A highlight of the tour was our passage through the bottling area, where thousands of bottles and cans were zooming around on conveyer belts, being cleaned, filled, sealed, labeled, packed for shipping, etc. Only a few actual people were working there, including one guy whose entire job was to add a sheet of cardboard to each cardboard box on its way to the machine that filled it with 24 bottles of beer. The piece he added was the plain rectangle that fitted into the bottom of the box to form a smooth surface on top of the flaps folded in to form the bottom of the box. He had just the right move to make that sheet of cardboard float right to the bottom of the box, without turning sideways and hanging up against the sides.
At the end of the tour was a tasting, first of "raw beer," then of regular filtered and pasturized beer. The "raw beer" is unfiltered, and we were told it lasts only a day. In season, they "bottle" it in plastic bags with handles and a straw, and a very touristy thing to do in Qingdao is to go out at night to wander the streets, drinking raw beer through a straw and eating the most popular local street snack, squid on a stick. (The squid's hood is about the size of my hand, fingers included, and it's impaled pointed-end-down, so the tentacles stick up in the air and draggle downward on all sides.)
I tasted both beers from David's glass and found the raw beer better (i.e., less distasteful) than the other, but I wouldn't drink either one for choice.
Then, to wait for our bus, we were ushered into a sort of Sino-Germanic Biergarten, where we could order more beer, and its attached gift shop which featured, among many, many other things, these beer-flavored teas and hop-flavored coffees. Also barley tea; beer-, barley, and hop-flavored soaps, candies, crackers, etc., etc. And Tsingtao-logo coasters and bottle openers of at least 20 designs each.
Back in the bus, we were then driven to our lunch restaurant, which I never really got the name of (unless that's it in the medallion above the huge red jade fish I showed a photo of somewhere above). It was billed, though, as We specializing in the cuisine of Qingdao and Shandong (its surrounding region). We were seated at several large round tables, each with abbig glass lazy-susan in the center, and they just started bringing food. No labels or explanations, so the vegetarians in the crowd just had to take their chances.
Here's one of the tables, before we sat down. We each got a plate, a bowl with porcelain spoon, a tall octagonal cup, and a pair of chopsticks. For those who wanted them, knives and forks were supplied on a dish on the lazy susan.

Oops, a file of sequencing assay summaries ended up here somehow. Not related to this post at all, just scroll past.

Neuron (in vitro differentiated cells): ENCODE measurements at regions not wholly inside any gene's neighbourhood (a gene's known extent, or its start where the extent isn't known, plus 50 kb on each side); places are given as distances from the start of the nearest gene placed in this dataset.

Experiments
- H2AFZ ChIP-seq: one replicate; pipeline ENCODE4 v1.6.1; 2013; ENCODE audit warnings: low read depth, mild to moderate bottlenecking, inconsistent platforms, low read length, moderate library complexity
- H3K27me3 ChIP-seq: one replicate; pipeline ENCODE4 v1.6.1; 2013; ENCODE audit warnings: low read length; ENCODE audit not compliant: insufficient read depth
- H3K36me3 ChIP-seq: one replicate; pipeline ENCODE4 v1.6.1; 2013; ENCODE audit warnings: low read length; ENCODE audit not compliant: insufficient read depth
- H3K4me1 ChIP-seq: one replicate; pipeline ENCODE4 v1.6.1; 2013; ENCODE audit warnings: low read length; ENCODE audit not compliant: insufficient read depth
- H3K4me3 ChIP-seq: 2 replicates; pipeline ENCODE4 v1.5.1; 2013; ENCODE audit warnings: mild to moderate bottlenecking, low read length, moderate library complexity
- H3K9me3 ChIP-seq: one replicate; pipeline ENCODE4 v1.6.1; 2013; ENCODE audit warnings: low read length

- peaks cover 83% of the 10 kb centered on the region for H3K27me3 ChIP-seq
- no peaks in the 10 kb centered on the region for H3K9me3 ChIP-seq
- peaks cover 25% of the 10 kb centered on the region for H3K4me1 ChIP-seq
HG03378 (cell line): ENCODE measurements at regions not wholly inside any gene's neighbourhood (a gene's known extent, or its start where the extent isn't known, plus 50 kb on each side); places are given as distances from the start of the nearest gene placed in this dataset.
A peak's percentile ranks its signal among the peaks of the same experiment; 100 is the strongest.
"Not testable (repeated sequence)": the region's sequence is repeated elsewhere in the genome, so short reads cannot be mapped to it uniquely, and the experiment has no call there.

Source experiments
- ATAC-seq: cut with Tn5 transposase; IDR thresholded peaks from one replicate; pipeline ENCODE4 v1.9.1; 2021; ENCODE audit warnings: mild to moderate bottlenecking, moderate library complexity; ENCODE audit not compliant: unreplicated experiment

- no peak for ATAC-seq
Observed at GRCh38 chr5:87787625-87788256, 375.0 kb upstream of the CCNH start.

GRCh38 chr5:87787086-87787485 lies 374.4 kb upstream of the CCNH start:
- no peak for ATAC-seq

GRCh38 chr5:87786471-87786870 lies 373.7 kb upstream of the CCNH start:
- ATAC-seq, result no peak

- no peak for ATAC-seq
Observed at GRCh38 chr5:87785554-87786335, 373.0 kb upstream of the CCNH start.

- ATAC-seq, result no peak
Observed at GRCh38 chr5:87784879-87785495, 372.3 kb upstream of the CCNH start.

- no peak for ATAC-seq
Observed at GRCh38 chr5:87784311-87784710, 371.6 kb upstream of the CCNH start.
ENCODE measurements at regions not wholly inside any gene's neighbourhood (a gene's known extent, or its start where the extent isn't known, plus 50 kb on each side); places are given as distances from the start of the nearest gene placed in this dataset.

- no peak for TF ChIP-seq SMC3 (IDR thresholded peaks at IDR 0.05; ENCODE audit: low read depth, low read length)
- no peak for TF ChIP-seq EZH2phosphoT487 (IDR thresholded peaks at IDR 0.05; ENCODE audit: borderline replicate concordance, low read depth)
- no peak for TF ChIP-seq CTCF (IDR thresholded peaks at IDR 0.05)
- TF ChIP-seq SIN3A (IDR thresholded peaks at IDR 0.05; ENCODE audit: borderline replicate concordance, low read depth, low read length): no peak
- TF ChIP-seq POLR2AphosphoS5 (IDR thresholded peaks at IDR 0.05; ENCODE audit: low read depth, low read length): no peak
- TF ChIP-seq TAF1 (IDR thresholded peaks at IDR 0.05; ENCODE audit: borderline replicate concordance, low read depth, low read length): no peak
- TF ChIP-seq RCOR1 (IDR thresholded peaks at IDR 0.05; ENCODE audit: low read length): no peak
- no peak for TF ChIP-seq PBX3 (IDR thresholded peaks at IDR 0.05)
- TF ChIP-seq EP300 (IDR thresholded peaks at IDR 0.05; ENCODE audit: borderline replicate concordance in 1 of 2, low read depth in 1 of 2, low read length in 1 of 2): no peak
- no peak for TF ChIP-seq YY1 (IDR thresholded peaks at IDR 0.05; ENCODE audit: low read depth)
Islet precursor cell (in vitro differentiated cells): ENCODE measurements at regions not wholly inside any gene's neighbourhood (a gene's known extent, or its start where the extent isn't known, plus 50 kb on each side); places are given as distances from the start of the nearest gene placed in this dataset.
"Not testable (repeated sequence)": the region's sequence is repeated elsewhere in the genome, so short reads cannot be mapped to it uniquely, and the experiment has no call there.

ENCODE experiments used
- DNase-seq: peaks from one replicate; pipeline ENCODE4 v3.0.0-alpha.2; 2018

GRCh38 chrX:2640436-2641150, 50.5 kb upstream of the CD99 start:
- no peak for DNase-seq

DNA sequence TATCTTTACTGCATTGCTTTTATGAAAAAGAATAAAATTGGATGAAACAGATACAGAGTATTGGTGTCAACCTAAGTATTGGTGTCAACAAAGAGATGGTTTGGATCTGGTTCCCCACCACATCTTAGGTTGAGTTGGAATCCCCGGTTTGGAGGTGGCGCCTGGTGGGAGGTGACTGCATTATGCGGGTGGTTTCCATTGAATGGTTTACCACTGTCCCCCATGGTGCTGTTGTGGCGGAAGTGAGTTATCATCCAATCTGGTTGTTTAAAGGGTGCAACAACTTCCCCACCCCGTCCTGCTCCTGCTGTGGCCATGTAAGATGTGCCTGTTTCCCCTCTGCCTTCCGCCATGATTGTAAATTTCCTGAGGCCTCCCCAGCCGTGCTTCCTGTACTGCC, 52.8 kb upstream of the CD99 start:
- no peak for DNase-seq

At the right is the my portion of the first food item, a floured and deep-fried half chicken wing. Well seasoned and delicious. We were brought a plate of them and spun it around the lazy-susan until everyone had gotten one (except the Russian sitting to my left, who seemed to eat seafood but not meat and chose to pass it up).
Next came this dish of what seemed to be beef cooked with onions and bell peppers in brown sauce. It came with curly salad greens, which we left strictly alone, as they were clearly raw, but the Russian decided to chance them.
Next was pork and mushrooms in a brown sauce, very similar to a dish we'd already had a couple of times, but including a new element we hadn't seen before—a handful of small, yellow, semitransparent, teardrop-shaped fruits. I have no idea what they were; they had a strange, waxy texture and not much flavor. At the enter of each was a small lacuna but no visible seed. Any of you readers have a clue?
We got to use our bowls and spoons when they brought this soup, which I had already seen on the Huang Hai's lunch buffet. It's a thin tomato-based broth full of shreds of cooked eggs (egg-drop style). Tasty enough but not a standout.
That was followed by lightly stirfried broccoli with garlic. At this point, the vegetarian was finally getting something to eat! They didn't wait for us to finish one dish before bringing the next, so we were all developing a variety of items on our plates.
This plate of scallops grilled on the half shell was up next. Again, the scallops were just opened and grilled, complete with muscle, roe, mantle, and viscera. Again the mantle was tasty but pretty tough. The vegetarian was willing to eat the scallops.
At the right is a photo of the back of one of the scallop shells, in case any of you readers is able to identify the species from that.
At the left here are steamed dumplings filled with a meat and vegetables. They were excellent: juicy, flavorful, and well seasoned.
At the right is the only dish about which anyone expressed squeamishness. It arrived as a large platter with a heap of shredded raw carrot at one end, a heap of shredded raw cucumber at the other, and in the middle a larger heap of pale lavender transparent noodles, but what noodles! They were huge, perhaps an inch wide, half an inch thick, and about 12 inches long! They were dressed with a sort of clear mustard vinaigrette, and they were slippery as all get out, really hard to handle with chopsticks. The platter happened to be set down in front of me, so I immediately dug in and managed to transfer an entire noodle to my plate before rotating it toward the next person. Meanwhile, the waitress, who had turned aside to pick up implements, hurried to catch up with the platter and toss the whole thing together, mixing the raw veggies, which we weren't supposed to eat, in with the noodles. Even before that, though others at the table were peering at the dish suspiciously, saying, "Is that jellyfish? I don't think I want jellyfish. I'll bet that's jellyfish." Meanwhile, I'm responding, "No, it's not jellyfish. I've had jellyfish, and it doesn't look anything like this. Honest, I've just tasted one; they're just big slippery noodles." And these were supposed to be marine biologists! Couldn't they see that it wasn't jellyfish?! I looked the dish up later on the internet, and yes, it was rice noodles, a specialty of the region. A lot got left on the platter, though.